On May 26, 1986, President Reagan stated that he had reviewed again the status of U.S. interim restraint policy and that, as he had documented in three detailed reports to the Congress, the Soviet Union had not complied with its political commitment to observe the SALT agreements, including the SALT II Treaty, nor had the Soviet Union indicated its readiness to join in a framework of truly mutual restraint. He declared that, "Given this situation, ... in the future, the United States must base decisions regarding its strategic force structure on the nature and magnitude of the threat posed by Soviet strategic forces and not on standards contained in the SALT structure...." In his statement, President Reagan said that he did not anticipate any appreciable numerical growth in U.S. strategic offensive forces and that, assuming no significant change in the threat, the United States would not deploy more strategic nuclear delivery vehicles or strategic ballistic missile warheads than the Soviets. The United States would, in sum, "...continue to exercise the utmost restraint, while protecting strategic deterrence, in order to help foster the necessary atmosphere for significant reductions in the strategic arsenals of both sides." He again called upon the Soviet Union to join the United States " establishing an interim framework of truly mutual restraint."

The SALT II Treaty would have provided for:

  • an equal aggregate limit on the number of strategic nuclear delivery vehicles -- ICBM and SLBM launchers, heavy bombers, and air-to-surface ballistic missiles (ASBMs). Initially, this ceiling would have been 2,400 as agreed at Vladivostok. The ceiling would have been lowered to 2,250 at the end of 1981;
  • an equal aggregate limit of 1,320 on the total number of launchers of MIRVed ballistic missiles and heavy bombers with long-range cruise missiles;
  • an equal aggregate limit of 1,200 on the total number of launchers of MIRVed ballistic missiles; and
  • an equal aggregate limit of 820 on launchers of MIRVed ICBMs.

In addition to these numerical limits, the agreement would have included:

  • a ban on construction of additional fixed ICBM launchers, and on increases in the number of fixed heavy ICBM launchers;
  • a ban on flight-testing or deployment of new types of ICBMs, with an exception of one new type of light ICBM for each side;
  • a ban on increasing the numbers of warheads on existing types of ICBMs, and a limit of 10 warheads on the one new type of ICBM permitted to each Party, a limit of 14 warheads on SLBMs, and 10 warheads on ASBMs. The number of long-range cruise missiles per heavy bomber would have been limited to an average of 28; and the number of long-range cruise missiles per heavy bomber of existing types would have been limited to 20;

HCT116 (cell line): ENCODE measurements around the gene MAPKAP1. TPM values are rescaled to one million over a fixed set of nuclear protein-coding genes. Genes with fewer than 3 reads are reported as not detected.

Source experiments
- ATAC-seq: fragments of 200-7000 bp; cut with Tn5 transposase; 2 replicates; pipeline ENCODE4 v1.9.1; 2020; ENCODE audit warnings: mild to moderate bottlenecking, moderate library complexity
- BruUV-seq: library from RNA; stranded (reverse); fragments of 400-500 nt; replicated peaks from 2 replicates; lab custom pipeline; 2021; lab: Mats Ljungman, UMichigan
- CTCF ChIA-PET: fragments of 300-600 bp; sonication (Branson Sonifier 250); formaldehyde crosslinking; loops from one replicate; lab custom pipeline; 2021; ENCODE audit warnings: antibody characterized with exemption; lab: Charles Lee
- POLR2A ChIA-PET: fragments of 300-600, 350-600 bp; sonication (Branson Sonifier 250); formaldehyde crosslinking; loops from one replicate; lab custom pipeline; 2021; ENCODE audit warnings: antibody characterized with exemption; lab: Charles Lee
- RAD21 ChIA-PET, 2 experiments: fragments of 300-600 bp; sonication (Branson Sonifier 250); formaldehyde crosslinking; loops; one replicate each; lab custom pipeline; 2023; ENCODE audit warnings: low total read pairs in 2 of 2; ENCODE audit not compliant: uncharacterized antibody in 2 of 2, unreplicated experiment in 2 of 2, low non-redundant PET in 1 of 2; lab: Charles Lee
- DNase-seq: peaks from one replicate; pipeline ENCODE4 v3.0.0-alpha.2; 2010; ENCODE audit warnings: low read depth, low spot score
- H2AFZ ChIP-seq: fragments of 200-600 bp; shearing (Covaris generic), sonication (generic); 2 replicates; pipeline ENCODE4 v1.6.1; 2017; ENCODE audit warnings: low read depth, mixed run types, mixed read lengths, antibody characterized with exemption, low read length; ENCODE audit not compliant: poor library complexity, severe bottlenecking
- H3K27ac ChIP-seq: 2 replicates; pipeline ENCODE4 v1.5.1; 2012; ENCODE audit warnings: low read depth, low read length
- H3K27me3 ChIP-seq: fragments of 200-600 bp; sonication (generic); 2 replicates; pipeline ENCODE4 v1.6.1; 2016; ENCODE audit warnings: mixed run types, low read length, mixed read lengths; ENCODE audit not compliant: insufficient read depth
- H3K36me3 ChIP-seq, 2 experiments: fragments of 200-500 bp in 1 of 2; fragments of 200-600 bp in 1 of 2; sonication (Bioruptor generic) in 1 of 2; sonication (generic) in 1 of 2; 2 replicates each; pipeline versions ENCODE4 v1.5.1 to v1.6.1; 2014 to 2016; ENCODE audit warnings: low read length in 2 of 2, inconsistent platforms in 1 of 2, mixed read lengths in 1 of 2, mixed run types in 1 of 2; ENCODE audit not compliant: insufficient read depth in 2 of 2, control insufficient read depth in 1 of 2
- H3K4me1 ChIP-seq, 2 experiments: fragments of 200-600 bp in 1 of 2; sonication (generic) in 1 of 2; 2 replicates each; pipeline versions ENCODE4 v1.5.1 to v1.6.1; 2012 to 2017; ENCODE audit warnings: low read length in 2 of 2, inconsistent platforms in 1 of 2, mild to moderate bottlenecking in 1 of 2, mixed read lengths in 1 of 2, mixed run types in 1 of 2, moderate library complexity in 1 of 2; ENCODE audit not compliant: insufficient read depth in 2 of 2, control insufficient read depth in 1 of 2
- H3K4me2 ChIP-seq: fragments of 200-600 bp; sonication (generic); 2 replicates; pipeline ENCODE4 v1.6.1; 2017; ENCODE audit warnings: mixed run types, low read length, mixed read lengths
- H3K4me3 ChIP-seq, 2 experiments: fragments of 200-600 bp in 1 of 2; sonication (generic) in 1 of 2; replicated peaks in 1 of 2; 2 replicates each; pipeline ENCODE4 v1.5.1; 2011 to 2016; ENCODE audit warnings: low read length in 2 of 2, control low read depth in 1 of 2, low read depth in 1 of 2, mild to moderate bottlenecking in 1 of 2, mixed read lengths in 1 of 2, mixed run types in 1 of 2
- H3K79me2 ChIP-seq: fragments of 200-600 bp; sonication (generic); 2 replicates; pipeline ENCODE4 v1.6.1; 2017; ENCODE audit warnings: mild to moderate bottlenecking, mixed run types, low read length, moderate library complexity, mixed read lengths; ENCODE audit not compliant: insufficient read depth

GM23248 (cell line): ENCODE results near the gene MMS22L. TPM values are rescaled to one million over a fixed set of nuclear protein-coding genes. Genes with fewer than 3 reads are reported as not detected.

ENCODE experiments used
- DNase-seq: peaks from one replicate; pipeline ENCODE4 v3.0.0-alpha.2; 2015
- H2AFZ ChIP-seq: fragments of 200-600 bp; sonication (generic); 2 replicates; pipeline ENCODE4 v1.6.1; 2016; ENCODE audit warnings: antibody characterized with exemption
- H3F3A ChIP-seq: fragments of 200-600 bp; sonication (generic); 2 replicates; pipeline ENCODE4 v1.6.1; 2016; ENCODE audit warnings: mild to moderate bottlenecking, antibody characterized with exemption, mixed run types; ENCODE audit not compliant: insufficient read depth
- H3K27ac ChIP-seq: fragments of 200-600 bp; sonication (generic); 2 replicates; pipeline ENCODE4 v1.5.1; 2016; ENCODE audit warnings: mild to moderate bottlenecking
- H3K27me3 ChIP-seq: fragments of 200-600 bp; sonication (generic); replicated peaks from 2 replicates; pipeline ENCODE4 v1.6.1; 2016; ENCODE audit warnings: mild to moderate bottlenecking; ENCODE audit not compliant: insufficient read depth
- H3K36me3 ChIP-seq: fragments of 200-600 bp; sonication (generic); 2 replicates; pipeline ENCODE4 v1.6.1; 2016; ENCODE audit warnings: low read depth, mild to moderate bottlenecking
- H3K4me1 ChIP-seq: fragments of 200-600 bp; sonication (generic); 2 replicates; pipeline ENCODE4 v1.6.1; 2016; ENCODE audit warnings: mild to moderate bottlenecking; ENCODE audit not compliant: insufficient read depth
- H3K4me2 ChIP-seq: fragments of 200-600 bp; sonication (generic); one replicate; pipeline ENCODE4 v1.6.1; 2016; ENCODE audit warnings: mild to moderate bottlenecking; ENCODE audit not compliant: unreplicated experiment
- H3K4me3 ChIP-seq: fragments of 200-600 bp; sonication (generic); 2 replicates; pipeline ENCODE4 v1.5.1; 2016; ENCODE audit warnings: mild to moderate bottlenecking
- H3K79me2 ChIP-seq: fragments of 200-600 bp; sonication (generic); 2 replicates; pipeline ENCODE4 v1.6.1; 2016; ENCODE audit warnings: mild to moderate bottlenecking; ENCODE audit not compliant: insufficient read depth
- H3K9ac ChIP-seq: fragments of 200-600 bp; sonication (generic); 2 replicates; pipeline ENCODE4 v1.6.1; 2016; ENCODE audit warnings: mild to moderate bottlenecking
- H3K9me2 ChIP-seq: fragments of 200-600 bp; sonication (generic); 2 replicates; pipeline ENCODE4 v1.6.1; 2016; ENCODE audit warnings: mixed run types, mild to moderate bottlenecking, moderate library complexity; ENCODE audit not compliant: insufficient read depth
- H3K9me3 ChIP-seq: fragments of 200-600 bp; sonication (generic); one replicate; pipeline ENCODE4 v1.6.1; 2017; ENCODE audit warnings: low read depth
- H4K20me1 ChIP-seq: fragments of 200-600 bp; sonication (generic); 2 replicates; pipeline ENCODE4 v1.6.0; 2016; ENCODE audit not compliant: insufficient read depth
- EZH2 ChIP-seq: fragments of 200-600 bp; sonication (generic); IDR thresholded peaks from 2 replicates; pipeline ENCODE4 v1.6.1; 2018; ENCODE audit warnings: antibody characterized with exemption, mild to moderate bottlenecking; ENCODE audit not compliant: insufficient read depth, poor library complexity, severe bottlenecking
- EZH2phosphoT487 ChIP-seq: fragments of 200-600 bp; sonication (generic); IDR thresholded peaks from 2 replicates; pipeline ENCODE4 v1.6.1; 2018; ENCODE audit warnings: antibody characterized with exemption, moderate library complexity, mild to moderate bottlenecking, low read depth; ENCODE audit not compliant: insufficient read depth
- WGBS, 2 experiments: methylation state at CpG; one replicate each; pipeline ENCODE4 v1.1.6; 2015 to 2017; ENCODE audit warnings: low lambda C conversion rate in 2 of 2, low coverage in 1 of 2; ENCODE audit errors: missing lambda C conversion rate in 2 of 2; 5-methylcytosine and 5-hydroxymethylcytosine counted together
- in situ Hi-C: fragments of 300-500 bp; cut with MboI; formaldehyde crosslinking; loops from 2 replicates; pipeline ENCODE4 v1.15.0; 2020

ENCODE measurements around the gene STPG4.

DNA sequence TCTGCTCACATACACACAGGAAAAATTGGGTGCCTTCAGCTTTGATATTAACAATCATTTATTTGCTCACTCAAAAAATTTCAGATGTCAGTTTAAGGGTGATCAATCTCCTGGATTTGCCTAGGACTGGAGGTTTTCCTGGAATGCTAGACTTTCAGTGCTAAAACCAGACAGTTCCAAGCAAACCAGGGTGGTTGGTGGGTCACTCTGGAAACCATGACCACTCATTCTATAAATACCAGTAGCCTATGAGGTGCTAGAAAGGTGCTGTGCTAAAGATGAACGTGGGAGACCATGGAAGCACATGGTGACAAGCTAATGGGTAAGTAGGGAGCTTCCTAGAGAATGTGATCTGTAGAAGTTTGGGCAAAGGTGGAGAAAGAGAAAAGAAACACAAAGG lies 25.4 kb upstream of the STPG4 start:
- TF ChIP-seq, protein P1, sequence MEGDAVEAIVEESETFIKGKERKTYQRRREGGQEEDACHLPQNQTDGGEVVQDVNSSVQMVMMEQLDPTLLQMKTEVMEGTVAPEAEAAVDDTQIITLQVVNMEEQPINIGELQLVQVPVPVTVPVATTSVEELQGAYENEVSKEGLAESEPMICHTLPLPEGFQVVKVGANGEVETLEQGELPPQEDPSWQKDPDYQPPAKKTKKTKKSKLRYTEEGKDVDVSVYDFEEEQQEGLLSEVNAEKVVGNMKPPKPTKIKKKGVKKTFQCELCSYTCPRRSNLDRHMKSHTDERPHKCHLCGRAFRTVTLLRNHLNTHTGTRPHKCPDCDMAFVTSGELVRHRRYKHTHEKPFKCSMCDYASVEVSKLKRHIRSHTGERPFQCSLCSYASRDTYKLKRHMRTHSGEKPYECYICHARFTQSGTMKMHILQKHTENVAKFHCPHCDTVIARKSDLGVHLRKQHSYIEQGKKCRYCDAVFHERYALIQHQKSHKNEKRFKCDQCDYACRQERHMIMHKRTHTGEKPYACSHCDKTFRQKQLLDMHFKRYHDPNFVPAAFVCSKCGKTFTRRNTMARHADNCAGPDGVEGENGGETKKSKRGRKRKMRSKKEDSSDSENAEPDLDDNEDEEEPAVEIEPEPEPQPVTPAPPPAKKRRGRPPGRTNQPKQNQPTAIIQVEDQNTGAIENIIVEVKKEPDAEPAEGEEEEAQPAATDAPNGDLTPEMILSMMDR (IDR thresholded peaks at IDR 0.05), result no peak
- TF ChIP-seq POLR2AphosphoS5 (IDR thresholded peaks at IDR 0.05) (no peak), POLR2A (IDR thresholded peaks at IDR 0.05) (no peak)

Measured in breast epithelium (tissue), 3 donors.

• ceilings on the launch-weight and throw-weight of strategic ballistic missiles and a ban on the conversion of light ICBM launchers to launchers of heavy ICBMs;
  • a ban on the Soviet SS-16 ICBM;
  • a ban on rapid reload ICBM systems;
  • a ban on certain new types of strategic offensive systems which were technologically feasible, but which had not yet been deployed. Such systems included long-range ballistic missiles on surface ships, and ballistic and cruise missile launchers on the seabeds;
  • an agreed data base for systems included in various SALT-limited categories.

The Treaty also included detailed definitions of limited systems, provisions to enhance verification, a ban on circumvention of the provisions of the agreement, and a provision outlining the duties of the SCC in connection with the SALT II Treaty. The duration of the Treaty was to have been through 1985.

Verification of the SALT II Treaty would have been by national technical means (NTM) of verification, including photo-reconnaissance satellites. The sides had agreed not to interfere with each other's national technical means of verification, and not to use deliberate concealment measures which would have impeded verification by NTM of compliance with the provisions of the agreement. Because specific characteristics of some SALT-limited systems become apparent during the testing phase, monitoring of testing programs was an important aspect of SALT verification. Such monitoring might have involved collection of electronic signals known as telemetry which are used during tests to transmit information about systems while they are being tested. Therefore, the sides had agreed not to engage in deliberate denial of telemetric information such as through the use of telemetry encryption whenever such denial would have impeded verification of compliance with the provisions of the Treaty.